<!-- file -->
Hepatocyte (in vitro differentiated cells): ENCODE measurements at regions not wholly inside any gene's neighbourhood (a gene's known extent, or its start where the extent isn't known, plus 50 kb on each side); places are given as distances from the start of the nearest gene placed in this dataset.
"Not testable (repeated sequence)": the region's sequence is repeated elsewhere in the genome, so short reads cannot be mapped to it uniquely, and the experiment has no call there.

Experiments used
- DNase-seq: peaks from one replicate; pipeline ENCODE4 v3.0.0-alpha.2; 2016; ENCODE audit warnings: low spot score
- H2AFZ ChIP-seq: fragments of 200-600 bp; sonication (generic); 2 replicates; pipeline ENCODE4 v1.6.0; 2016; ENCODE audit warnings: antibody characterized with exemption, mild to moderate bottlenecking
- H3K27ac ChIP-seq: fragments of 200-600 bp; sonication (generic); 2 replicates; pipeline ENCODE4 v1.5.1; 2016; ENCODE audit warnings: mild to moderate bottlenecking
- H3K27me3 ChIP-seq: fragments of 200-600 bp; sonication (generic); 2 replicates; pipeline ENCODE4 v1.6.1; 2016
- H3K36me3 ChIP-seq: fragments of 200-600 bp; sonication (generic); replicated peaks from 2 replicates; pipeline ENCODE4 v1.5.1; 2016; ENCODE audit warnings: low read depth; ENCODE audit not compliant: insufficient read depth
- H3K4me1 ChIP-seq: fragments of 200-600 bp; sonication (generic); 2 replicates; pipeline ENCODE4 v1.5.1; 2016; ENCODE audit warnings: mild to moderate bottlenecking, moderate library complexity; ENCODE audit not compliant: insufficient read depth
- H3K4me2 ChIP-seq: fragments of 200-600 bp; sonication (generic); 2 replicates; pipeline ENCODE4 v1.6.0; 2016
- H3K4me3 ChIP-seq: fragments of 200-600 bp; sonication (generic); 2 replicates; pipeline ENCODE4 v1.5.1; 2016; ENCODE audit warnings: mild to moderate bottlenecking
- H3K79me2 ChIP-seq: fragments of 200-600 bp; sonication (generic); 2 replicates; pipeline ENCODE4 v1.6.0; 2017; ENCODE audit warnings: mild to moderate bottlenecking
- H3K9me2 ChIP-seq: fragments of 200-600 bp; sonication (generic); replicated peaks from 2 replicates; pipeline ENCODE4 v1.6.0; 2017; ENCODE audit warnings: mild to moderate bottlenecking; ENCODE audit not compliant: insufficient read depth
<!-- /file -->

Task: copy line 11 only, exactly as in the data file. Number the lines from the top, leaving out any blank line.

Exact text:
- H3K4me3 ChIP-seq: fragments of 200-600 bp; sonication (generic); 2 replicates; pipeline ENCODE4 v1.5.1; 2016; ENCODE audit warnings: mild to moderate bottlenecking